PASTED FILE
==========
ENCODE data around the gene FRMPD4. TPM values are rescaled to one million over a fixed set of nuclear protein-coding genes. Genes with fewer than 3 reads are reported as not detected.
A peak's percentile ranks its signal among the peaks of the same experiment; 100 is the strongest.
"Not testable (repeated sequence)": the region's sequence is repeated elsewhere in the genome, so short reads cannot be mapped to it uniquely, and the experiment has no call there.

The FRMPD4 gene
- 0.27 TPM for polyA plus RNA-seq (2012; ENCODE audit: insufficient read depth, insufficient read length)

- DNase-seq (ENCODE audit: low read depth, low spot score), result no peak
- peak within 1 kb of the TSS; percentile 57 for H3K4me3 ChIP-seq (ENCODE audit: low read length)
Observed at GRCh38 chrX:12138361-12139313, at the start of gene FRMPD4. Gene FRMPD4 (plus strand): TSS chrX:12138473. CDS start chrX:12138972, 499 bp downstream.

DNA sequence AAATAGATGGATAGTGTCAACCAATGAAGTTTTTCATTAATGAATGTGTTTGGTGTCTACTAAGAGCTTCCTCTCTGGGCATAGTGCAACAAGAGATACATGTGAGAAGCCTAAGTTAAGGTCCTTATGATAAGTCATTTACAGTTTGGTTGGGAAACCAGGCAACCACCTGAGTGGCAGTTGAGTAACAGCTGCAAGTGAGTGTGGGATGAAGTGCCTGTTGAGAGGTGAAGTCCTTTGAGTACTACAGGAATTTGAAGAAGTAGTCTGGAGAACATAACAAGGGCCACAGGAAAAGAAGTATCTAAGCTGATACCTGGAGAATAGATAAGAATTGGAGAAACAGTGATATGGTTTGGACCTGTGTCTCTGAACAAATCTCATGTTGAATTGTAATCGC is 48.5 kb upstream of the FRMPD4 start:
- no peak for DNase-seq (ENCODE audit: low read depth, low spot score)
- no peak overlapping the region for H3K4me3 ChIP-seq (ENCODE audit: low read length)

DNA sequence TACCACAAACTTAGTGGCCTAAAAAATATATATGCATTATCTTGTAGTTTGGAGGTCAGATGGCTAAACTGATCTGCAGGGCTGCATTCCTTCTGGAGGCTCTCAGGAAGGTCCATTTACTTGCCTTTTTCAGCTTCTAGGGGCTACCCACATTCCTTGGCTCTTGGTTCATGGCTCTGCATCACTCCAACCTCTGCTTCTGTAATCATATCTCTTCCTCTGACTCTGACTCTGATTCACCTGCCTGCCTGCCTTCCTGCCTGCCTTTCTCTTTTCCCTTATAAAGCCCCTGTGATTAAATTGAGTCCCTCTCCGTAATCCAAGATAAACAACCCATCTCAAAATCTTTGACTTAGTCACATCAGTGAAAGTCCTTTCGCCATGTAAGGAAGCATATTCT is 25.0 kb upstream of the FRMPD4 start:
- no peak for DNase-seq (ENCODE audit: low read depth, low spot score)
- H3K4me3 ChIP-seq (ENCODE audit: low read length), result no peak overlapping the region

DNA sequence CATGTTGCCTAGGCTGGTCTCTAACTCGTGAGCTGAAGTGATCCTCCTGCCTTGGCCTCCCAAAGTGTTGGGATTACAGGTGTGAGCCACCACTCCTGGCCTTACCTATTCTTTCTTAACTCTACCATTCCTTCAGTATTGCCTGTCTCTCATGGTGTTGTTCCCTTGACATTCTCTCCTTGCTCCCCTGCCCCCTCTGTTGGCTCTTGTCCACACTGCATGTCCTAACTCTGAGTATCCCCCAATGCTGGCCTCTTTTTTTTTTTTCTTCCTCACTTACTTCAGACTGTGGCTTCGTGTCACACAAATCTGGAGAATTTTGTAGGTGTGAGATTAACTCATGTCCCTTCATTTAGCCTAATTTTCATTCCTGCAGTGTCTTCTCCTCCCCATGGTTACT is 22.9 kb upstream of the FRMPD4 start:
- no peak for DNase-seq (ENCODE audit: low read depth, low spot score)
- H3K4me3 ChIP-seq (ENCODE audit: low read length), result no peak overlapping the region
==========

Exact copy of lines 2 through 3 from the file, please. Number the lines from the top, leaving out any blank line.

A peak's percentile ranks its signal among the peaks of the same experiment; 100 is the strongest.
"Not testable (repeated sequence)": the region's sequence is repeated elsewhere in the genome, so short reads cannot be mapped to it uniquely, and the experiment has no call there.